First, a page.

Paul Buchheit’s post – I am nothing is one of my favorite essays on the internet. It is similar to my thinking around not wanting an identity and being judged as a human – not a character as part of some narrative.
I recommend you read his essay, here are some of my favorite excerpts.
On a scale of one to ten, how good of a cog are you? How well do you function in your assigned role? How much of a man or woman are you? How do you rate yourself as a son or daughter, father or mother, wife or husband, heterosexual or homosexual, liberal or conservative, black or white, winner or loser, shark or sheep, introvert or extrovert, Christian, Muslim, atheist? How smart are you? How rational? How emotional? Do people like you? Are you getting ahead, or falling behind?
How do you know? Are you keeping an eye on the others in your category, comparing to see how you measure up to your peers? Is it more important for a man to be tall, or to have good hair?
I am nothing. It’s simple. If I were smart, I might be afraid of looking stupid. If I were successful, I might be afraid of failure. If I were a man, I might be afraid of being weak. If I were a Christian, I might be afraid of losing faith. If I were an atheist, I might be afraid of believing. If I were rational, I might be afraid of my emotions. If I were introverted, I might be afraid of meeting new people. If I were respectable, I might be afraid of looking foolish. If I were an expert, I might be afraid of being wrong.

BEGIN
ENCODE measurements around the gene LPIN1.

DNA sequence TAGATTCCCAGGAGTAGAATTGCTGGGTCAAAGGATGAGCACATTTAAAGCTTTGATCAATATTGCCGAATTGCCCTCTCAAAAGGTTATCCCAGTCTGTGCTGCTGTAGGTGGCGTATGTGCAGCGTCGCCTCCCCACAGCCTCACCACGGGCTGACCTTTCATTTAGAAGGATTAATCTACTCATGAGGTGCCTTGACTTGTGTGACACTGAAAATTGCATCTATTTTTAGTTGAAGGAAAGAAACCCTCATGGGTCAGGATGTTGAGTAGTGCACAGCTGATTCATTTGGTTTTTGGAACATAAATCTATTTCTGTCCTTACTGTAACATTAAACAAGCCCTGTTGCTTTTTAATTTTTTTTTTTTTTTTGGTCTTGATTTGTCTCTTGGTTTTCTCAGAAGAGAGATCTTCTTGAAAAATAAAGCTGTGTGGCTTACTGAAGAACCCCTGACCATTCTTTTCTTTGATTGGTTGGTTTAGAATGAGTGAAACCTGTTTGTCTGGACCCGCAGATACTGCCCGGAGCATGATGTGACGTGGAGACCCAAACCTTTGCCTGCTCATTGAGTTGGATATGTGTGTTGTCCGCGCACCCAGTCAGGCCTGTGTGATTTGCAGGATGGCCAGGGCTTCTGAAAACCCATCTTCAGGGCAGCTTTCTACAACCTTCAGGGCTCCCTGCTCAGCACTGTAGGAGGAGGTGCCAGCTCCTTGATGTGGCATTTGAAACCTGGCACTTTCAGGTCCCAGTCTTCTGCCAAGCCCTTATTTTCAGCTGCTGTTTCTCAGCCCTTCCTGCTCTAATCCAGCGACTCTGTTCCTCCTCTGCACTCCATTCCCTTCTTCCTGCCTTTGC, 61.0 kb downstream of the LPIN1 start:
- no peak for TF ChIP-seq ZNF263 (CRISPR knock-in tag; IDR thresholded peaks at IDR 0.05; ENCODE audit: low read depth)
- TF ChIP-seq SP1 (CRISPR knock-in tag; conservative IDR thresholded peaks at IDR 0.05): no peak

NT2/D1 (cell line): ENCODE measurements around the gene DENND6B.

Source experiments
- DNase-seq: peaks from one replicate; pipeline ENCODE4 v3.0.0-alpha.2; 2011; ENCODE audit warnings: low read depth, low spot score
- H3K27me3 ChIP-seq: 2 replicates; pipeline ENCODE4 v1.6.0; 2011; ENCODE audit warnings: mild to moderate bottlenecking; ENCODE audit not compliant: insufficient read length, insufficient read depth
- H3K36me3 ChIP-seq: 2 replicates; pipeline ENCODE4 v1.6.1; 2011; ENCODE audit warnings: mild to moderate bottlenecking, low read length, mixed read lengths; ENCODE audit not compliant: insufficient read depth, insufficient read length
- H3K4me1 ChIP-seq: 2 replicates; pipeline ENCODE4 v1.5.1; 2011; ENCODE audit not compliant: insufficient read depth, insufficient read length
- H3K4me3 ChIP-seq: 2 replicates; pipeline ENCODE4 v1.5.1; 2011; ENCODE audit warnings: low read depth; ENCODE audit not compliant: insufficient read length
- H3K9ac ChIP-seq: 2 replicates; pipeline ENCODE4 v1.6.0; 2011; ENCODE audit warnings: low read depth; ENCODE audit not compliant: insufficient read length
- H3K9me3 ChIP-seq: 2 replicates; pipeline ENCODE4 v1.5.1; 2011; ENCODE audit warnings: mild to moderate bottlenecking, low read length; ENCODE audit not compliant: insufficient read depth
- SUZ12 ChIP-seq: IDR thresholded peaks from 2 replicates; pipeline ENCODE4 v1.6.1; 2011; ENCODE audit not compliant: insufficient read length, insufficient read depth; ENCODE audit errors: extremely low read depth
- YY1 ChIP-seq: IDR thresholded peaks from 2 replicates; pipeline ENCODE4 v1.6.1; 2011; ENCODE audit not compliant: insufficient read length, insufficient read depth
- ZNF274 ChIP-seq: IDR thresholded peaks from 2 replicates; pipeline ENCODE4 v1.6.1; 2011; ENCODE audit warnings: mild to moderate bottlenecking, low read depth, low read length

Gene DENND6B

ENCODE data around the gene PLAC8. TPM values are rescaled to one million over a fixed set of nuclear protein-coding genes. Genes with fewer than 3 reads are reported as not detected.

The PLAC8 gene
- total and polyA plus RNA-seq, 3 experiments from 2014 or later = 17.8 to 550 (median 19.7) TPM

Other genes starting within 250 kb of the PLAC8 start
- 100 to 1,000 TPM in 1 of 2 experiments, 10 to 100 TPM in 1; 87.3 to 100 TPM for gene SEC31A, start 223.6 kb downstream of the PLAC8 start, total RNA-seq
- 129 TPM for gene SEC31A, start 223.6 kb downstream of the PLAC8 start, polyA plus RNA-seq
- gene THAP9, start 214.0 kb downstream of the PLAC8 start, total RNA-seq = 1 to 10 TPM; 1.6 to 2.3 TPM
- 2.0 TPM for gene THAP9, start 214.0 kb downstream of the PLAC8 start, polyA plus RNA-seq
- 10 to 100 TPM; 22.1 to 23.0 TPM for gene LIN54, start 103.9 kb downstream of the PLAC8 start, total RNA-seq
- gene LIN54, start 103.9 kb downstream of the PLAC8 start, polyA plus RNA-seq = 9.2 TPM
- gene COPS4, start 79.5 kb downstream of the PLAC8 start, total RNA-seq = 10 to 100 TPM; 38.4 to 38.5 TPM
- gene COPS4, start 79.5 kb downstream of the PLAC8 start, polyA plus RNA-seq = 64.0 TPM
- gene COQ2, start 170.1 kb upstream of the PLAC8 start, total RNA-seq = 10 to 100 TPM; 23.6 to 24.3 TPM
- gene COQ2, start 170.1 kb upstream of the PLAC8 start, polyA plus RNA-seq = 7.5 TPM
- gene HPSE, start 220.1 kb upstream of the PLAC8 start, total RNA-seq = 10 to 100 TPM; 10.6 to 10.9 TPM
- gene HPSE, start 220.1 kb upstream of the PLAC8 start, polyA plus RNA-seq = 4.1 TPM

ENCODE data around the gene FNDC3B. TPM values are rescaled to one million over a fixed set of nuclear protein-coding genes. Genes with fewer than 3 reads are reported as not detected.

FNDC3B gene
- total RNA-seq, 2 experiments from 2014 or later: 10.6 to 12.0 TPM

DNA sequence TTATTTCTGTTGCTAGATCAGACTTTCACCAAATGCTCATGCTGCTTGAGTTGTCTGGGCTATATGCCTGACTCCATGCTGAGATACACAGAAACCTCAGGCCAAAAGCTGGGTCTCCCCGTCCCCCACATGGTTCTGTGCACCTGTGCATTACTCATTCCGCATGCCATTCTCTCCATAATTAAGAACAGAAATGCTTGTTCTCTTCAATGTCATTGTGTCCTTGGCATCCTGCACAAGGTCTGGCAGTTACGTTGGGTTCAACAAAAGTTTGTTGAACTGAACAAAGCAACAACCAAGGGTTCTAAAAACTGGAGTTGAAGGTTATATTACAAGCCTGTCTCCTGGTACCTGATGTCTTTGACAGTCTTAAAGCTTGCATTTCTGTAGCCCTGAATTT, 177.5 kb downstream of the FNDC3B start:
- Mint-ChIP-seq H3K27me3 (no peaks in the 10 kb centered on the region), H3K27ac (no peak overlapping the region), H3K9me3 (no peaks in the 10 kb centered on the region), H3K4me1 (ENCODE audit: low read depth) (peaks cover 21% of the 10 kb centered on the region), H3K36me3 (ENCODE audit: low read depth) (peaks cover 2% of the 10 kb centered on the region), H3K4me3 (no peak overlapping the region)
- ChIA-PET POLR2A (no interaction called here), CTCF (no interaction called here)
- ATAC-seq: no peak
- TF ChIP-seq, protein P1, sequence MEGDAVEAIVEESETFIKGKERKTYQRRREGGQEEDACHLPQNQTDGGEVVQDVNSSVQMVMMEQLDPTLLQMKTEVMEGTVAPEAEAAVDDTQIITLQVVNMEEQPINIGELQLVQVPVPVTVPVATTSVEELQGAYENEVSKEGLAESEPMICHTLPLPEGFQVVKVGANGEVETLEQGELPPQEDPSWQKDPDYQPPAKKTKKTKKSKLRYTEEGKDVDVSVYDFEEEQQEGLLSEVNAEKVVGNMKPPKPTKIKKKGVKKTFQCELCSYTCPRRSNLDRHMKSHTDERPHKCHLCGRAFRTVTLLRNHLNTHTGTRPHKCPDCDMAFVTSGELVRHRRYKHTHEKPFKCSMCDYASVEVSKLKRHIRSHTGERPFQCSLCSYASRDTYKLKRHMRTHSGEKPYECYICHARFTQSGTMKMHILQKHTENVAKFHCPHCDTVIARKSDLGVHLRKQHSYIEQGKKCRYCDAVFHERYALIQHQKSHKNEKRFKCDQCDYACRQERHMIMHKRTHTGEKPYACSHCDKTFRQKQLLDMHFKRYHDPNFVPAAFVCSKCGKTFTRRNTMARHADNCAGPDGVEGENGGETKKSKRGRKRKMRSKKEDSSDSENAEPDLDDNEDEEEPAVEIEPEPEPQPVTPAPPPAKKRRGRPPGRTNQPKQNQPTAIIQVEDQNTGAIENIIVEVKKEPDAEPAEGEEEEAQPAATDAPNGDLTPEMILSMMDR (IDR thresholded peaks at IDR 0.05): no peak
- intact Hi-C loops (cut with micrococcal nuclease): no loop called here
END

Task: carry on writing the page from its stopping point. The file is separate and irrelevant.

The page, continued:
But I am nothing, and so I am finally free to be myself.
This isn’t license to stagnate. Change is inevitable. Change is part of who we are, but if we aren’t changing for the better, then we are just slowly decaying.
True self improvement requires becoming a better version of our selves, not a lesser version of someone else. But without self acceptance and understanding, how can we even know what that looks like or whether we’re headed in the right direction? It would be like putting the final touches on the Mona Lisa while picturing some celebrity you saw on the cover of People magazine — the result would be a mess. Until we let go of our mental images of who we are or who we should be, our vision remains clouded by expectation. But when we let go of everything, open ourselves to any truth, and see the world without fear or judgement, then we are finally able to begin the process of peeling off the shell of false identity that prevents our true self from growing and shining in to the world. And it starts with nothing.
So so good.